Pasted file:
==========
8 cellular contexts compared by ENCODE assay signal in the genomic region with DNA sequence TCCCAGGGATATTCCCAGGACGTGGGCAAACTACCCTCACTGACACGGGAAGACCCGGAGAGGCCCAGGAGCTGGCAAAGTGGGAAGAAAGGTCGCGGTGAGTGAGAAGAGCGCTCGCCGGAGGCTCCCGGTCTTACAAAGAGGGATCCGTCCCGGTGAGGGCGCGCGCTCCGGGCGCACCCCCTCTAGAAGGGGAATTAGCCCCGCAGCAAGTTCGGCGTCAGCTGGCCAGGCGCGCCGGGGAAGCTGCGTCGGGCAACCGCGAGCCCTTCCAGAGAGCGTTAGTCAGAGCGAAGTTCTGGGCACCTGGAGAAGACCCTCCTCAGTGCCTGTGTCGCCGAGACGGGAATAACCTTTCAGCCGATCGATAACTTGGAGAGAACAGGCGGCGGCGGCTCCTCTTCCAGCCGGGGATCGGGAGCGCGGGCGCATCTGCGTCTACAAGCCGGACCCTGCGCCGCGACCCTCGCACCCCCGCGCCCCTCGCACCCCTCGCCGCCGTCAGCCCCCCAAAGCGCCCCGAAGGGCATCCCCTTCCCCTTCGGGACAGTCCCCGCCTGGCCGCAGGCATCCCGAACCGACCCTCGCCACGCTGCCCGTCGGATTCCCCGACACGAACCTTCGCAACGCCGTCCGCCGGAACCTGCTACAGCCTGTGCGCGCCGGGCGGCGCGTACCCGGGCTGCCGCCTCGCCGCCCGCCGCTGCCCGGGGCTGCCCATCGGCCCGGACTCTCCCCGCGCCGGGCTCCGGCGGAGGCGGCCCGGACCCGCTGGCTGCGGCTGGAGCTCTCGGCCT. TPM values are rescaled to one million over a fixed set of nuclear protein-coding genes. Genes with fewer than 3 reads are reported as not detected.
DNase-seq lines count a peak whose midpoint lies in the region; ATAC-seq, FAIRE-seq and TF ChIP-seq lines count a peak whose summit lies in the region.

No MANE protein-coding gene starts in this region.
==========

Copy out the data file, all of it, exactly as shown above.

8 cellular contexts compared by ENCODE assay signal in the genomic region with DNA sequence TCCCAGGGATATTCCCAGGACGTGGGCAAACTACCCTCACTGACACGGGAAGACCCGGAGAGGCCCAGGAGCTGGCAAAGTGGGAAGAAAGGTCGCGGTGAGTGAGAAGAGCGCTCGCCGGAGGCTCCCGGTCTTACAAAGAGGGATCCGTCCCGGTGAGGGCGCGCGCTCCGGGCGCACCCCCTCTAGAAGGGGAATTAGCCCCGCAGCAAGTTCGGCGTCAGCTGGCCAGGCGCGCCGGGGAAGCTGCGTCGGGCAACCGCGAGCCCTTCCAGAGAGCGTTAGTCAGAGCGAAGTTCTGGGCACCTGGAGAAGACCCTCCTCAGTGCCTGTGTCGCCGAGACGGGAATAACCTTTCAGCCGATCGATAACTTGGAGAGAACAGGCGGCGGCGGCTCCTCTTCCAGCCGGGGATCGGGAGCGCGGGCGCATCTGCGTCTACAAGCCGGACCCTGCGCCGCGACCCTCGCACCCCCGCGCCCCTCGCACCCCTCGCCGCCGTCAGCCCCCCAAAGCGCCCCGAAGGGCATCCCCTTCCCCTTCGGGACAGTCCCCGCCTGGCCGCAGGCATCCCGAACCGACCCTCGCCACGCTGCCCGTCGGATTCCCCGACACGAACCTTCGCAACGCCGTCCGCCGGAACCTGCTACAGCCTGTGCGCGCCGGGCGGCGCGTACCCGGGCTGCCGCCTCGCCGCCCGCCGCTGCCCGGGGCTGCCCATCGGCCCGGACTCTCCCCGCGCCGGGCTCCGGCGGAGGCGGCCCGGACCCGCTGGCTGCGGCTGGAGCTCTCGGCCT. TPM values are rescaled to one million over a fixed set of nuclear protein-coding genes. Genes with fewer than 3 reads are reported as not detected.
DNase-seq lines count a peak whose midpoint lies in the region; ATAC-seq, FAIRE-seq and TF ChIP-seq lines count a peak whose summit lies in the region.

No MANE protein-coding gene starts in this region.